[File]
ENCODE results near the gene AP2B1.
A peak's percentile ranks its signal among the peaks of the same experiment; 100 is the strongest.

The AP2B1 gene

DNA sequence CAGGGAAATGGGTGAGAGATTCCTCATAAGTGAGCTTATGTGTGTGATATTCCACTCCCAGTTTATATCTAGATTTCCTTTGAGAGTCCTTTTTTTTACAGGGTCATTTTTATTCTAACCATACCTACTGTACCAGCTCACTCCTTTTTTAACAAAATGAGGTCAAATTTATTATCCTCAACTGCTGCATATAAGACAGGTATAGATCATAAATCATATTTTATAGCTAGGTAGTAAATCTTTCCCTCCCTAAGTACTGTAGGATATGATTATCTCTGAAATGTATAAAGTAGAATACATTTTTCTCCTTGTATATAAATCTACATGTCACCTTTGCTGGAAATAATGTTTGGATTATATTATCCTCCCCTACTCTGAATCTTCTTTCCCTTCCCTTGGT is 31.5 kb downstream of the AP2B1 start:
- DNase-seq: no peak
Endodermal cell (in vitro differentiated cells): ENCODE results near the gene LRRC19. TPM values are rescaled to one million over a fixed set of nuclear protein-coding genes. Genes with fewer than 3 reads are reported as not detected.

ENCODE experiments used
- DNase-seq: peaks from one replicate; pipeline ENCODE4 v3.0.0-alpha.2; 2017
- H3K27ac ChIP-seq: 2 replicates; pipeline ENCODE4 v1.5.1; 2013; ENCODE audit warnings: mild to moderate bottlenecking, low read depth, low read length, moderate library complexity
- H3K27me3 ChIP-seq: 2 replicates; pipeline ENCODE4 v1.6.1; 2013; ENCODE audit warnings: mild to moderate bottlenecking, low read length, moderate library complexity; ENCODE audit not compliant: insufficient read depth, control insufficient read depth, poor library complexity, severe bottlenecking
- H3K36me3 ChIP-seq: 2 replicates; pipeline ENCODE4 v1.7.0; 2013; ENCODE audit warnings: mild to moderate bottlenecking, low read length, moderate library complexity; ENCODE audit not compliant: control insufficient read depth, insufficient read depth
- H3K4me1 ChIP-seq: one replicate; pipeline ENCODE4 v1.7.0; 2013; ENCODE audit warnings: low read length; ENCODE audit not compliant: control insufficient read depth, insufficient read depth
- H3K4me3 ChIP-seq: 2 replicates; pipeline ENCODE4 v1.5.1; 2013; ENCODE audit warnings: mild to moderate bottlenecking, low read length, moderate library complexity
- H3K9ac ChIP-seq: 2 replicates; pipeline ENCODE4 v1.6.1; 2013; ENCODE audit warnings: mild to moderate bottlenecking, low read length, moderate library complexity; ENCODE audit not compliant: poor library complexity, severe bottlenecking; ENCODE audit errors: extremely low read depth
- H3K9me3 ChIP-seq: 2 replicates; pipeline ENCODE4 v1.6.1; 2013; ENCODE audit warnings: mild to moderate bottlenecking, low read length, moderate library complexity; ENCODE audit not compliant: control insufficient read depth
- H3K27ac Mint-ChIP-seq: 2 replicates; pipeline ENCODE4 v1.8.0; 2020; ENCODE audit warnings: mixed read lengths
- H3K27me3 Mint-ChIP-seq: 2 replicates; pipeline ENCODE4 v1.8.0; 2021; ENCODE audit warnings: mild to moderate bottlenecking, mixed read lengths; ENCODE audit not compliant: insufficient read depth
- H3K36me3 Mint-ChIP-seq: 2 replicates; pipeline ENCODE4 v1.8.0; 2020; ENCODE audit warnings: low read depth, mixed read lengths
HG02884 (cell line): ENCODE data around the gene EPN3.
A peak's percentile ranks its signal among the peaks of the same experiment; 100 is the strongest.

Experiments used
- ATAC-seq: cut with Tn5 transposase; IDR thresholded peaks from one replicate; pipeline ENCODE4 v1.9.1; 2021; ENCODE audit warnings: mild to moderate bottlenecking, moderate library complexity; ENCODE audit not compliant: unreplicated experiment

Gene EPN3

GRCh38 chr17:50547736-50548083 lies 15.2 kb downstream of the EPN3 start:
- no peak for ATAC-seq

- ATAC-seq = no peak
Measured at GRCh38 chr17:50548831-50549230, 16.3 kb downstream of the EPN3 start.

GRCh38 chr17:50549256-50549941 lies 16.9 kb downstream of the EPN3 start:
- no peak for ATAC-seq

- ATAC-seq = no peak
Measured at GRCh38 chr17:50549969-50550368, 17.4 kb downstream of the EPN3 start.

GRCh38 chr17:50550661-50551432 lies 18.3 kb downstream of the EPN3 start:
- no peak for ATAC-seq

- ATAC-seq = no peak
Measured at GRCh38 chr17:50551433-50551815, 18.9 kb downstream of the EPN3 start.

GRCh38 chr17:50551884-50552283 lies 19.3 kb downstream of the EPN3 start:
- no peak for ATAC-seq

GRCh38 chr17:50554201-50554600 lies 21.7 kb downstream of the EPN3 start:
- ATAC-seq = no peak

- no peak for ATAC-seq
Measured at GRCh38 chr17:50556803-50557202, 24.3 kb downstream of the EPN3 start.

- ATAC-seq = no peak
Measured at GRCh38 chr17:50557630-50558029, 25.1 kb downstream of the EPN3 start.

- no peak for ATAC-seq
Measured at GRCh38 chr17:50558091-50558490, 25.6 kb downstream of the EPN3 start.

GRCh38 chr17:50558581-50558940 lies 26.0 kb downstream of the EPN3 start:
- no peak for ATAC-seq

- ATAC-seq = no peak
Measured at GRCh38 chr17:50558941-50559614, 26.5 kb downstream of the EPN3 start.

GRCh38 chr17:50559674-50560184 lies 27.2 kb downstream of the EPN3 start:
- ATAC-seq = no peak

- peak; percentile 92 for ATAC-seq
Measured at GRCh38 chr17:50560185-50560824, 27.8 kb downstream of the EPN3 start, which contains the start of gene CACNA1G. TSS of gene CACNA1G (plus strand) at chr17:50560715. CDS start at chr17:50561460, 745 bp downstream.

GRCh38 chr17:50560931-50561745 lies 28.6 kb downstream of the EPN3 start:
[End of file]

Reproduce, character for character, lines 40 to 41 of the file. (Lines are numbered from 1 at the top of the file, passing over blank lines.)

- no peak for ATAC-seq
Measured at GRCh38 chr17:50556803-50557202, 24.3 kb downstream of the EPN3 start.